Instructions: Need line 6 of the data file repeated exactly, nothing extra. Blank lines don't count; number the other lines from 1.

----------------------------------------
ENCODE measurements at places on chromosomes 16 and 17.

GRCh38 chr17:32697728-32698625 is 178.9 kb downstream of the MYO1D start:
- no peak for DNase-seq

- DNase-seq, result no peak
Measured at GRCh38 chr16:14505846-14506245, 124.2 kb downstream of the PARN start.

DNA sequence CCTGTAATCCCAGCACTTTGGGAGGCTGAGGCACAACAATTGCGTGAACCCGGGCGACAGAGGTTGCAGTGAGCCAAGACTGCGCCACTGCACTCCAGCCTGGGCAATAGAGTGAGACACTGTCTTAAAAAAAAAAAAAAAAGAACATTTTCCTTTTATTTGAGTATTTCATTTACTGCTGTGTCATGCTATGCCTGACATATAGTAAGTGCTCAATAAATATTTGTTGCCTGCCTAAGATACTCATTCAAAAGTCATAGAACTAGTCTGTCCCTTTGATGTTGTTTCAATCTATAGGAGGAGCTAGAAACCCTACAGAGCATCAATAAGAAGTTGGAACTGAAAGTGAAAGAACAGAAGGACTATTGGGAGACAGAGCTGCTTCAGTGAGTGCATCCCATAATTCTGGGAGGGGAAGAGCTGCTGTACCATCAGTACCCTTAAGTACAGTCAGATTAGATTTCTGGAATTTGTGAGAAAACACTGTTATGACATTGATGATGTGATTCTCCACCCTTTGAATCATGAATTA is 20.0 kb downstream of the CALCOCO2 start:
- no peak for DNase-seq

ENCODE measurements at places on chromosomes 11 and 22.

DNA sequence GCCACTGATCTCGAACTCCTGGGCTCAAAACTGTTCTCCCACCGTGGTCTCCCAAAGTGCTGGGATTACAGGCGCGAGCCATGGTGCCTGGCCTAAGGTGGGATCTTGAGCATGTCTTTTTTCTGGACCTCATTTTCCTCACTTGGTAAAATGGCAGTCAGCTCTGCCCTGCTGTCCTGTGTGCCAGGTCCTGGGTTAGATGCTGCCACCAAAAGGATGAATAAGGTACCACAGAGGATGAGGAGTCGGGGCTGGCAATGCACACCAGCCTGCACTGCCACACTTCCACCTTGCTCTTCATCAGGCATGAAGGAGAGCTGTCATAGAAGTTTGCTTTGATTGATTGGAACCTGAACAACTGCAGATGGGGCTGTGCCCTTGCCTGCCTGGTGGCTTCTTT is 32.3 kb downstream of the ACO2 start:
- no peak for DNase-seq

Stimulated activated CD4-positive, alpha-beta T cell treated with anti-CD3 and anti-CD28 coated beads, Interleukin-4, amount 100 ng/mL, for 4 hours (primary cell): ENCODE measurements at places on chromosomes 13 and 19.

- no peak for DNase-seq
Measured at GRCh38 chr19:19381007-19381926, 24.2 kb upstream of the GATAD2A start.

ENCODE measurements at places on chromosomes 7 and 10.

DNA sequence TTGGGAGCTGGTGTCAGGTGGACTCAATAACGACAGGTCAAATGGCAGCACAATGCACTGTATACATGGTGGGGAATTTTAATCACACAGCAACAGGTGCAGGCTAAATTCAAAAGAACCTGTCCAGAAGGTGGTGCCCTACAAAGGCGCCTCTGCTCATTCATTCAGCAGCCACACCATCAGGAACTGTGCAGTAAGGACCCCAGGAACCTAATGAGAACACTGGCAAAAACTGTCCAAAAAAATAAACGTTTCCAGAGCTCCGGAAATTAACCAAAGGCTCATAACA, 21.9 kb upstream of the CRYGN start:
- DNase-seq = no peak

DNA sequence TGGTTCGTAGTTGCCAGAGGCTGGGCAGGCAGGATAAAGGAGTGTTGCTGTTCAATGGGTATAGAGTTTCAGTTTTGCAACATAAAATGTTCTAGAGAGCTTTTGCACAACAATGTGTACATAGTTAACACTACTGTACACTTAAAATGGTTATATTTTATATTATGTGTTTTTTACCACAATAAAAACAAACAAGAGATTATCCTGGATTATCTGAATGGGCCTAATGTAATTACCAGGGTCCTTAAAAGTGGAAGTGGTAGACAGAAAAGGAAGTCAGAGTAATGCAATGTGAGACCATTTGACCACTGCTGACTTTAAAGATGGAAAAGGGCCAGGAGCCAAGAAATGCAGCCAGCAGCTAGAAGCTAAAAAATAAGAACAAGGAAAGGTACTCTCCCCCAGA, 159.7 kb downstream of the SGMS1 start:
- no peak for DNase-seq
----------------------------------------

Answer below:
DNA sequence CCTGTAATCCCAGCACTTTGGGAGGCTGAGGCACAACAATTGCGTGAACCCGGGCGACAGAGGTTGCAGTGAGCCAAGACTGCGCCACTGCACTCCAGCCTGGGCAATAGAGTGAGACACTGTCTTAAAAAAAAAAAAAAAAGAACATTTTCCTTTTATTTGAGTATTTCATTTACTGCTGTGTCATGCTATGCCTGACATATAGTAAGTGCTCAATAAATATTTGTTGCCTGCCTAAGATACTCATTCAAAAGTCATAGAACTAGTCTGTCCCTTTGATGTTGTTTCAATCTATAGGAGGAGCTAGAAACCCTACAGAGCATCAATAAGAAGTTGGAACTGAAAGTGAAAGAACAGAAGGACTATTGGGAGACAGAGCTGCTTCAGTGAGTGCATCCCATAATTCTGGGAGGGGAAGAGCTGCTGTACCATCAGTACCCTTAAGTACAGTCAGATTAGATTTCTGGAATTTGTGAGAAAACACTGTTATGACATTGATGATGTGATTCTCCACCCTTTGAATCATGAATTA is 20.0 kb downstream of the CALCOCO2 start: